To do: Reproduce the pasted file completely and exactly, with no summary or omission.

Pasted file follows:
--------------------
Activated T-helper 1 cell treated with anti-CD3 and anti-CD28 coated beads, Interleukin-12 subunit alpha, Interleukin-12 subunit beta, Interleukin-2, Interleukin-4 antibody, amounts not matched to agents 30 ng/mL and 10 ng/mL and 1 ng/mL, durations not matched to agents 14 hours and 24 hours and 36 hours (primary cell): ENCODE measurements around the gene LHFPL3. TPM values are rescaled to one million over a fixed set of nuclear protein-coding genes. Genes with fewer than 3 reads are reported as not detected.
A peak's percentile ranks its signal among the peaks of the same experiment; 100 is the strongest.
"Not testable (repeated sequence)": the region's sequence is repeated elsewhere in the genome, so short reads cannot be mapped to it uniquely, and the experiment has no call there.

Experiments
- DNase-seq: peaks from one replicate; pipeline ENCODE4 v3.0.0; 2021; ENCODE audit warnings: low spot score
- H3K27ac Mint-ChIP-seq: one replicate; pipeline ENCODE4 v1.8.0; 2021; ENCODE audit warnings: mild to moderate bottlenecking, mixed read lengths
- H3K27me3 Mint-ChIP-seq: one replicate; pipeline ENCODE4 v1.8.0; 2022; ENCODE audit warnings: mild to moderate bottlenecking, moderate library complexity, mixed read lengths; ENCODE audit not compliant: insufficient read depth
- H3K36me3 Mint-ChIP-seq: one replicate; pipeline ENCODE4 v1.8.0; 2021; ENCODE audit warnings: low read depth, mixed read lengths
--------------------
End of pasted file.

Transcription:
Activated T-helper 1 cell treated with anti-CD3 and anti-CD28 coated beads, Interleukin-12 subunit alpha, Interleukin-12 subunit beta, Interleukin-2, Interleukin-4 antibody, amounts not matched to agents 30 ng/mL and 10 ng/mL and 1 ng/mL, durations not matched to agents 14 hours and 24 hours and 36 hours (primary cell): ENCODE measurements around the gene LHFPL3. TPM values are rescaled to one million over a fixed set of nuclear protein-coding genes. Genes with fewer than 3 reads are reported as not detected.
A peak's percentile ranks its signal among the peaks of the same experiment; 100 is the strongest.
"Not testable (repeated sequence)": the region's sequence is repeated elsewhere in the genome, so short reads cannot be mapped to it uniquely, and the experiment has no call there.

Experiments
- DNase-seq: peaks from one replicate; pipeline ENCODE4 v3.0.0; 2021; ENCODE audit warnings: low spot score
- H3K27ac Mint-ChIP-seq: one replicate; pipeline ENCODE4 v1.8.0; 2021; ENCODE audit warnings: mild to moderate bottlenecking, mixed read lengths
- H3K27me3 Mint-ChIP-seq: one replicate; pipeline ENCODE4 v1.8.0; 2022; ENCODE audit warnings: mild to moderate bottlenecking, moderate library complexity, mixed read lengths; ENCODE audit not compliant: insufficient read depth
- H3K36me3 Mint-ChIP-seq: one replicate; pipeline ENCODE4 v1.8.0; 2021; ENCODE audit warnings: low read depth, mixed read lengths